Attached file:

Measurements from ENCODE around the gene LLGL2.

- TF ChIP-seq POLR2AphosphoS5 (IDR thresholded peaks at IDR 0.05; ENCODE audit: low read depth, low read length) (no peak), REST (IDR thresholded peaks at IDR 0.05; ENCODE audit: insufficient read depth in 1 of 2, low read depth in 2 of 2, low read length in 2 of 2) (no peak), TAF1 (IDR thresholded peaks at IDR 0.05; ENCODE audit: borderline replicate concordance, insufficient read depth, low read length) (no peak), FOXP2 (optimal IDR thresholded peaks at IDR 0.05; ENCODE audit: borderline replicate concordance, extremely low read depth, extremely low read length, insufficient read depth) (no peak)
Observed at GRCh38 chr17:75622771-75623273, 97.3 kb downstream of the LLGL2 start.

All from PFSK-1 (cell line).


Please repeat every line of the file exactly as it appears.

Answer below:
Measurements from ENCODE around the gene LLGL2.

- TF ChIP-seq POLR2AphosphoS5 (IDR thresholded peaks at IDR 0.05; ENCODE audit: low read depth, low read length) (no peak), REST (IDR thresholded peaks at IDR 0.05; ENCODE audit: insufficient read depth in 1 of 2, low read depth in 2 of 2, low read length in 2 of 2) (no peak), TAF1 (IDR thresholded peaks at IDR 0.05; ENCODE audit: borderline replicate concordance, insufficient read depth, low read length) (no peak), FOXP2 (optimal IDR thresholded peaks at IDR 0.05; ENCODE audit: borderline replicate concordance, extremely low read depth, extremely low read length, insufficient read depth) (no peak)
Observed at GRCh38 chr17:75622771-75623273, 97.3 kb downstream of the LLGL2 start.

All from PFSK-1 (cell line).